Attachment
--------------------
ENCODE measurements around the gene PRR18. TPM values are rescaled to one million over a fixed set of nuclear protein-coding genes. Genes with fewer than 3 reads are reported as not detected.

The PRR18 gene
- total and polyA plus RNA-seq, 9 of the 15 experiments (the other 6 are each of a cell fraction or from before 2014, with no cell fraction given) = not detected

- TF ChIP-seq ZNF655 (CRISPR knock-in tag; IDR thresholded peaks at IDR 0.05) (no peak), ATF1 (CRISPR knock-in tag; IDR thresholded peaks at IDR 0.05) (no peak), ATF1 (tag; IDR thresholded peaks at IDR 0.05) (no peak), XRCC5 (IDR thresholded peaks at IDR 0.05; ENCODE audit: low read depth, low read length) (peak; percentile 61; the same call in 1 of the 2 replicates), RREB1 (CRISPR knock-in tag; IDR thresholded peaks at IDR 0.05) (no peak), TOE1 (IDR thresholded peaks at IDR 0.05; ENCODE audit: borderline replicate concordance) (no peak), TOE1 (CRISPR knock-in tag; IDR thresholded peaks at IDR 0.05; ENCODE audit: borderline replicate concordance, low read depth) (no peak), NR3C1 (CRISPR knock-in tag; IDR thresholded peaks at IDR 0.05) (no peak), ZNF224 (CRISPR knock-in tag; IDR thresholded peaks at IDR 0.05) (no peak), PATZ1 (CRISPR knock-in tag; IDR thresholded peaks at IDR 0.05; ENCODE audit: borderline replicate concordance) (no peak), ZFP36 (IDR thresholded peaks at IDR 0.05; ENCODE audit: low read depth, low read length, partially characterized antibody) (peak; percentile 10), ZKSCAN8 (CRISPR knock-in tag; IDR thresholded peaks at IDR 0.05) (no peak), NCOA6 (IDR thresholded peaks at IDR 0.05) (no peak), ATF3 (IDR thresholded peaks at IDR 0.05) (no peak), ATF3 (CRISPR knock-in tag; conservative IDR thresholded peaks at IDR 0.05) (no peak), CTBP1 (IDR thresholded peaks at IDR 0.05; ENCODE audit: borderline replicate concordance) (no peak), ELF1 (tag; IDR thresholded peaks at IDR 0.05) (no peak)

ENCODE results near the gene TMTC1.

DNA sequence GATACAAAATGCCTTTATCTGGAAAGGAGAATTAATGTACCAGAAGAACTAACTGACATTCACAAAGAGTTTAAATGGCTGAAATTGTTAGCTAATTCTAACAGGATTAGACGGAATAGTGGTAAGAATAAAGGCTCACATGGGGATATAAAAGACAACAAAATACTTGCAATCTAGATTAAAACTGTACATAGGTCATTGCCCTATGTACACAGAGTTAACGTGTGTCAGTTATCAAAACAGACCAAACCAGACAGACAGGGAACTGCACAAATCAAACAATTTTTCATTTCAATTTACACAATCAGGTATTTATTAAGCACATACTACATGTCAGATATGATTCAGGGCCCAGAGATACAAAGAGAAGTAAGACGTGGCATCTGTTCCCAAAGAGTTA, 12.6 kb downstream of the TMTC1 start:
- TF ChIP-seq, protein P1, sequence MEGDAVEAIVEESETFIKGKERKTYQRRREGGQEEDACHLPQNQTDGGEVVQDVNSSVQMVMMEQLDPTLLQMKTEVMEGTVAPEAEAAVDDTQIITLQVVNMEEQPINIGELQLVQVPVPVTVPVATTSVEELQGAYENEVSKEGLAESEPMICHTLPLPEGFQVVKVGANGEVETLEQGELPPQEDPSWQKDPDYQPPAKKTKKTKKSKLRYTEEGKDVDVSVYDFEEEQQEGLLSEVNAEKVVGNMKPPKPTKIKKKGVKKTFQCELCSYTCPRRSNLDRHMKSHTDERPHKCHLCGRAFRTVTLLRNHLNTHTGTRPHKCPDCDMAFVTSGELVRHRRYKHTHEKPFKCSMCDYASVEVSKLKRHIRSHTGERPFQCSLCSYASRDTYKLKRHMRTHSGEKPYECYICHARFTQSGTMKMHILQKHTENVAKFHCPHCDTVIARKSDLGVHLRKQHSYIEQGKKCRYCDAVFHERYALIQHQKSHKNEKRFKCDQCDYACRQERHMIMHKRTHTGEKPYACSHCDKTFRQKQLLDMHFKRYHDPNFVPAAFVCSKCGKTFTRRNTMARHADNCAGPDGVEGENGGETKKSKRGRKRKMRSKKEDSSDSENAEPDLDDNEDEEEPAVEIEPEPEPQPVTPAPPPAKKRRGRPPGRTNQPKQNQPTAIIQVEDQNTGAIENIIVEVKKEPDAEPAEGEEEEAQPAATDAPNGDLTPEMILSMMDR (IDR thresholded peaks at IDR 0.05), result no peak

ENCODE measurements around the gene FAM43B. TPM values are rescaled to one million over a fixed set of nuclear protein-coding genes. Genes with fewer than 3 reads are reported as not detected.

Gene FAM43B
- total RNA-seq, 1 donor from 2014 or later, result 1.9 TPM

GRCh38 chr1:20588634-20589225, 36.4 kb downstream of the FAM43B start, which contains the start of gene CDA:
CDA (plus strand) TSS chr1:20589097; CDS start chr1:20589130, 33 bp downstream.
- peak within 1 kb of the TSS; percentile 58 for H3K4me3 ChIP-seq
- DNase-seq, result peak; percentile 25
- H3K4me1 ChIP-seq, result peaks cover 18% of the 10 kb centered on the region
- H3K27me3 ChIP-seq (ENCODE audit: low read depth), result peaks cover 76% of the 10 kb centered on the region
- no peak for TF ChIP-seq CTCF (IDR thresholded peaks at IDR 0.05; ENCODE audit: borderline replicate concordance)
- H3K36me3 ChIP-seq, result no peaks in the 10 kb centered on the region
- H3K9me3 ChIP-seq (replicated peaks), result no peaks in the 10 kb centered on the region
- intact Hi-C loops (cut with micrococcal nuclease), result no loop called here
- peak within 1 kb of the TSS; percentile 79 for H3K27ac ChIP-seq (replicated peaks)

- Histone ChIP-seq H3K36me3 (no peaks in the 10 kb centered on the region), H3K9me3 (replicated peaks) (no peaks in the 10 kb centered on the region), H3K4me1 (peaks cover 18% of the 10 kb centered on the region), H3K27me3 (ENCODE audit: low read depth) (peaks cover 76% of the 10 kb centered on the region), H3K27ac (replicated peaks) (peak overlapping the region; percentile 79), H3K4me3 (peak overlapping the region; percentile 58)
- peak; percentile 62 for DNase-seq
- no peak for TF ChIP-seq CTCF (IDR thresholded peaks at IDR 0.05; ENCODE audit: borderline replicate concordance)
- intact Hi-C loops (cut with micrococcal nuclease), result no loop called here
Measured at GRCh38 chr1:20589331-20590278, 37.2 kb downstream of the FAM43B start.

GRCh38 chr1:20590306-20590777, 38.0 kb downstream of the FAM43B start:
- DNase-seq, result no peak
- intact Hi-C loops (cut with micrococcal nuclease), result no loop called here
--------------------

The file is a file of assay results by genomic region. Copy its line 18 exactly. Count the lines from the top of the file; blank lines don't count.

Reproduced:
- H3K36me3 ChIP-seq, result no peaks in the 10 kb centered on the region